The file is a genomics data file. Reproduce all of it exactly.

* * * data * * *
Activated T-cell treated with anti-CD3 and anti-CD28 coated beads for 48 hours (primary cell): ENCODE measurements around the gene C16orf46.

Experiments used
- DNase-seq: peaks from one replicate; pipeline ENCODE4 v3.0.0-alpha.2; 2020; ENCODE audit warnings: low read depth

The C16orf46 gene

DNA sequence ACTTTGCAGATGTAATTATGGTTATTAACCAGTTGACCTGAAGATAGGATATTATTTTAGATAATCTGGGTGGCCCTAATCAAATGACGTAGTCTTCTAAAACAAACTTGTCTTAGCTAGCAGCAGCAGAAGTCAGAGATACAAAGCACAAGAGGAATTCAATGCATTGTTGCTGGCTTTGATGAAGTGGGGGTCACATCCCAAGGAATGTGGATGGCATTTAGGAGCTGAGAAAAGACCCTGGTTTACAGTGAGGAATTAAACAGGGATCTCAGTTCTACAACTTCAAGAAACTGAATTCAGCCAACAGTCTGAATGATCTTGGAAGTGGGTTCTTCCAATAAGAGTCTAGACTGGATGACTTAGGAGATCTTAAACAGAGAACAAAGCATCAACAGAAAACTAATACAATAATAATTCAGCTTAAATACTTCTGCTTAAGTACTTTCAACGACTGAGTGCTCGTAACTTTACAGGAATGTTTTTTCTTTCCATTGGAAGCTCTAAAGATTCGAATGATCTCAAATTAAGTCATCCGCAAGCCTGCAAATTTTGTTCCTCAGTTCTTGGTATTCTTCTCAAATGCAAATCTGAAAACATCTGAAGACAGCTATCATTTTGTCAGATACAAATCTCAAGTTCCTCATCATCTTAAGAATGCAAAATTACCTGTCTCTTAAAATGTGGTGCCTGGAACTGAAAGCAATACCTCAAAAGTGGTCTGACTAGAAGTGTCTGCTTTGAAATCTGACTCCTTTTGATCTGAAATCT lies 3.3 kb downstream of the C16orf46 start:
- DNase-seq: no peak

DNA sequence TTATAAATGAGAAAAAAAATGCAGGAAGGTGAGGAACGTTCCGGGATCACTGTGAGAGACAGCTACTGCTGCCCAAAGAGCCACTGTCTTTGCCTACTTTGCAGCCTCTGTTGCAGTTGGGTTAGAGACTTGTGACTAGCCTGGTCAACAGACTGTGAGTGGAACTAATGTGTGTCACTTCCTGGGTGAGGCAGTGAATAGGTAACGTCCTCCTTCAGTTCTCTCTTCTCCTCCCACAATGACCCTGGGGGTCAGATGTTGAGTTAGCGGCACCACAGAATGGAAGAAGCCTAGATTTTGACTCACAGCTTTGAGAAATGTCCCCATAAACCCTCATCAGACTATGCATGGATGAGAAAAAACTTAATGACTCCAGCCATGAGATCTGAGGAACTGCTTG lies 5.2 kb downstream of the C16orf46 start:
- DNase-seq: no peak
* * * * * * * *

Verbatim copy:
Activated T-cell treated with anti-CD3 and anti-CD28 coated beads for 48 hours (primary cell): ENCODE measurements around the gene C16orf46.

Experiments used
- DNase-seq: peaks from one replicate; pipeline ENCODE4 v3.0.0-alpha.2; 2020; ENCODE audit warnings: low read depth

The C16orf46 gene

DNA sequence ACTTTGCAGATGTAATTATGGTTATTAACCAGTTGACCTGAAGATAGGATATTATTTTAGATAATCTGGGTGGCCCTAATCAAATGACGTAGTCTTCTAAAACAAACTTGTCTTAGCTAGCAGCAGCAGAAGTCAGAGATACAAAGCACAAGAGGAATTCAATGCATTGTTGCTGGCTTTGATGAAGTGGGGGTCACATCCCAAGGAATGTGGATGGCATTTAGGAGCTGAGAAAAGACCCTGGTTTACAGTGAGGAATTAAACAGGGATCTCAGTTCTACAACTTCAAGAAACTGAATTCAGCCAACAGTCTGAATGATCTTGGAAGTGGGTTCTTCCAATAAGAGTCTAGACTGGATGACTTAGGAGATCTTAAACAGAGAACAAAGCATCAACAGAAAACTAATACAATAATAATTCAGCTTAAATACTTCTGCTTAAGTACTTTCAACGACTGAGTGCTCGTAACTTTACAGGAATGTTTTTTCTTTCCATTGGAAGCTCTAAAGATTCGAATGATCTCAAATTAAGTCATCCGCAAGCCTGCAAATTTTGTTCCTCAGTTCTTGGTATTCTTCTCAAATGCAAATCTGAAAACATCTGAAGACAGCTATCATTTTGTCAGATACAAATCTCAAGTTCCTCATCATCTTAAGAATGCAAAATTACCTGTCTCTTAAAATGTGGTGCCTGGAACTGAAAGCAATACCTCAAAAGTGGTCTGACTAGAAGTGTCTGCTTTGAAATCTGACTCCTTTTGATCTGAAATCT lies 3.3 kb downstream of the C16orf46 start:
- DNase-seq: no peak

DNA sequence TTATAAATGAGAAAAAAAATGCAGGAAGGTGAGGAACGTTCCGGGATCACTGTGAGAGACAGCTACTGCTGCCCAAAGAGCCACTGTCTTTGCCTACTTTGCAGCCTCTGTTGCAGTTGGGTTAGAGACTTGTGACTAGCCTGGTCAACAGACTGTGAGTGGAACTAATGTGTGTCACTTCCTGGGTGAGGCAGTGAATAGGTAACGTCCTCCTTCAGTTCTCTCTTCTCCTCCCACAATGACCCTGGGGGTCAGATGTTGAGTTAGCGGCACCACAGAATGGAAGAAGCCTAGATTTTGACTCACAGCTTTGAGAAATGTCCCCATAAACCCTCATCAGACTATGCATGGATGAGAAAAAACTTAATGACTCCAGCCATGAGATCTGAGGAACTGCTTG lies 5.2 kb downstream of the C16orf46 start:
- DNase-seq: no peak